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Display Function Code Body?

P: n/a

Hail Python pals! I played with the R ( last
night to do some statistics and it has an interactive session too, and
I found a feature that is quite useful.

I found by actually typing a function name, the R gives you a code body
f1 = function(x){x*x}
f1 function(x){x*x}

# more examples (you can try some)

function (x, na.rm = FALSE)
if (is.matrix(x))
apply(x, 2, sd, na.rm = na.rm)
else if (is.vector(x))
sqrt(var(x, na.rm = na.rm))
else if (
sapply(x, sd, na.rm = na.rm)
else sqrt(var(as.vector(x), na.rm = na.rm))
<environment: namespace:stats>

# ------------------------------------------------
While our python gives an output which is more pro but less
def f1(x):return x*x
f1 <function f1 at 0x00F522B0>

What I would like to do is to write a function like disp(), when typed,
it can give you the code infomation.
disp(f1) <function f1 at 0x00F522B0>
def f1(x):
return x*x
<environment: interactive>

# or any shallow function code from a file import calendar; disp(calendar.isleap) <function isleap at 0x00F795B0>
def isleap(year):
"""Return 1 for leap years, 0 for non-leap years."""
return year % 4 == 0 and (year % 100 != 0 or year % 400 == 0)
<environment: C:\Python23\Lib\>

# surely the compiled function code cannot be displayed disp(blabla)

<function isleap at 0x00F79B30>
: internal/compiled function
<environment: C:\Python23\DLLs\_blabla.pyd>

Can someone please point out how this can be achieved nicely. I've
tried some text searching approach, too dirty I must say.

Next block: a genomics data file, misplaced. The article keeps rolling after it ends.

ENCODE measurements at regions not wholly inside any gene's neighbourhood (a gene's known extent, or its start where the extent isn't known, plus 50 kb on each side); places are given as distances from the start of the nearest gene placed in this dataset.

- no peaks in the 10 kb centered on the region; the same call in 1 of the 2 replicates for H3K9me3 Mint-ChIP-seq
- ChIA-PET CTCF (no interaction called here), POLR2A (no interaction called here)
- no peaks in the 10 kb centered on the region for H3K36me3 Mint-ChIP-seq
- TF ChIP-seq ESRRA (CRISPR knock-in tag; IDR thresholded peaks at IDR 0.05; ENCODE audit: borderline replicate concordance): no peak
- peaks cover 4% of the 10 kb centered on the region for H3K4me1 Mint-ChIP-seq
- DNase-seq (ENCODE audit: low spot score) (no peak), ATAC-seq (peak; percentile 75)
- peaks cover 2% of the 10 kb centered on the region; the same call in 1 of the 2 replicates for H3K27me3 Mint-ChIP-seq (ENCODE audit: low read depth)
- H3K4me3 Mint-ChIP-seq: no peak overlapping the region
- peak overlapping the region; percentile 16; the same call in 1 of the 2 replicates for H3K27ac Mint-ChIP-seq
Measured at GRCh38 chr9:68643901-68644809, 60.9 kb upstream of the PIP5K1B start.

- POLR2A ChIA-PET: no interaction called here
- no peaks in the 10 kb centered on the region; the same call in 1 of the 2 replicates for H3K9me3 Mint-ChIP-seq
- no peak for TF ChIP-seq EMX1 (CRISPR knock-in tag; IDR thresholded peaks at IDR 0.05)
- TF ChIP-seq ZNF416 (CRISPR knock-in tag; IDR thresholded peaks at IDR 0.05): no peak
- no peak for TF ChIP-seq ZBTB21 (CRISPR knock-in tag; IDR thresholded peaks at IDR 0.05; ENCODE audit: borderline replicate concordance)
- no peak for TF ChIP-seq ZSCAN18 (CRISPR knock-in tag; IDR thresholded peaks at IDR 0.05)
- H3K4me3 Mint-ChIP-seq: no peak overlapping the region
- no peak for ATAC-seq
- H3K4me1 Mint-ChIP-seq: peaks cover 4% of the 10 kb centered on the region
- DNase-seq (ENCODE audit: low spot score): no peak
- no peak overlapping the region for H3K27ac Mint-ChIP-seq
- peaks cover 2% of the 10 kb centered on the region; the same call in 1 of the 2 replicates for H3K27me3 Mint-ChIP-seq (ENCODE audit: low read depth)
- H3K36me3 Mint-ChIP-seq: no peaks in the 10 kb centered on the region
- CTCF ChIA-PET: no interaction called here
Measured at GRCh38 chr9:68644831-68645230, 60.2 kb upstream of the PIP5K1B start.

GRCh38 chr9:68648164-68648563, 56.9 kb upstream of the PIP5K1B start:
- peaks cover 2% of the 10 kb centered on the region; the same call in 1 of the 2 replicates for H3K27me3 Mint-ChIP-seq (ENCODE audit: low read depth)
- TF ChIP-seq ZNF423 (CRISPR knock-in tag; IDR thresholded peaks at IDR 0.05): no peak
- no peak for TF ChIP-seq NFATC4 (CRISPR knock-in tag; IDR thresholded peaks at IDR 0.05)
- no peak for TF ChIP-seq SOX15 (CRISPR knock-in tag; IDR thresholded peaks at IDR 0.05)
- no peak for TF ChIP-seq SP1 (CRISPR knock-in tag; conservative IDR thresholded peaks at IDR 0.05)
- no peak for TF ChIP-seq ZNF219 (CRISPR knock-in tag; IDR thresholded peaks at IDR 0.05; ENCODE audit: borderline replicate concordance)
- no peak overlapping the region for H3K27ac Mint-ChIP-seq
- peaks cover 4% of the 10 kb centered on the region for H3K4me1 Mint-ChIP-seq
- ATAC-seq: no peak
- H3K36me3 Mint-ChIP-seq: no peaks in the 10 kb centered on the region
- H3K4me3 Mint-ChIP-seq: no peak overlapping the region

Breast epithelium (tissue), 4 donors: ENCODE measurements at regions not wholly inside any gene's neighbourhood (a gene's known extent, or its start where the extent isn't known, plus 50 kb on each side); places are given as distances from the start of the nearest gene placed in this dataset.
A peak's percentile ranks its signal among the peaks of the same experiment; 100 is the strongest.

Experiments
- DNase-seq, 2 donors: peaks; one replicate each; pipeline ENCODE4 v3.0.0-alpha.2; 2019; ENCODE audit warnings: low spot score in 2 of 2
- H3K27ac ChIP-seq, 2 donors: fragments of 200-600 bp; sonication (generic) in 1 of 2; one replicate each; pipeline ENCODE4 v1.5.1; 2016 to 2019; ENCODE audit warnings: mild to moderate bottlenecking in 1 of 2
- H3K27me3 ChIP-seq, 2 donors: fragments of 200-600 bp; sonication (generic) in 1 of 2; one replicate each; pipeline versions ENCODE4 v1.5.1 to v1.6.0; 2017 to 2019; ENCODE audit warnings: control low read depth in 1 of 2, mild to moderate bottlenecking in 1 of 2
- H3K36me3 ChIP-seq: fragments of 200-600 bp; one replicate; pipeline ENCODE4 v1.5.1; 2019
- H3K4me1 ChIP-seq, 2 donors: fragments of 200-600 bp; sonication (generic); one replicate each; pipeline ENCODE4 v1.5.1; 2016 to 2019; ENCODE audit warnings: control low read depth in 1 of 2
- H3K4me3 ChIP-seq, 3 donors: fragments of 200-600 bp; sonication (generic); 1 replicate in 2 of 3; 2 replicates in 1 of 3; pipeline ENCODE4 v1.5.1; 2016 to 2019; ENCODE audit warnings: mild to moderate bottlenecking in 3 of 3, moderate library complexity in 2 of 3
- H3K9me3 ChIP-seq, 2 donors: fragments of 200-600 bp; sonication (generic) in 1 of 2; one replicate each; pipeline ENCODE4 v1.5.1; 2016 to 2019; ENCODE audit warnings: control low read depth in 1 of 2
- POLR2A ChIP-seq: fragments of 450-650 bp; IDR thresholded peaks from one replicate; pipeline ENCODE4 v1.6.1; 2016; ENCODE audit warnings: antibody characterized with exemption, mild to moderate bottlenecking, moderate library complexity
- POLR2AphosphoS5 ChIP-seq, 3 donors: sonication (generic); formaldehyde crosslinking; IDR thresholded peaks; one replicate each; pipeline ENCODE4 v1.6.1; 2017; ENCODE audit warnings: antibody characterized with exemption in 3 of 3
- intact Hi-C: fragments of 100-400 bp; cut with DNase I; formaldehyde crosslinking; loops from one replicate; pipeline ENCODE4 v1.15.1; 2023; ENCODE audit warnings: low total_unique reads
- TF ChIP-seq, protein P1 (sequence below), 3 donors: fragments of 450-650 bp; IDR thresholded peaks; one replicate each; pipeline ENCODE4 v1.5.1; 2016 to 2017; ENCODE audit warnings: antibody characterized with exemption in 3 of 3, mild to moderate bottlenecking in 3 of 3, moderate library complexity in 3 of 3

Oh! Thank you ...
Haibao Tang

Jul 18 '05 #1
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P: n/a
Haibao Tang wrote:
What I would like to do is to write a function like disp(), when typed,
it can give you the code infomation.

Check the docs entitled "Retrieving source code":

Depending on what you want, you may be able to use inspect.getsource:

py> import inspect
py> import string
py> print inspect.getsource(string.split)
def split(s, sep=None, maxsplit=-1):
"""split(s [,sep [,maxsplit]]) -> list of strings

Return a list of the words in the string s, using sep as the
delimiter string. If maxsplit is given, splits at no more than
maxsplit places (resulting in at most maxsplit+1 words). If sep
is not specified or is None, any whitespace string is a separator.

(split and splitfields are synonymous)

return s.split(sep, maxsplit)

However, this won't work for functions you've defined interactively I
don't think. On the other hand, if you defined them interactively, you
can just scroll up. ;)

Jul 18 '05 #2

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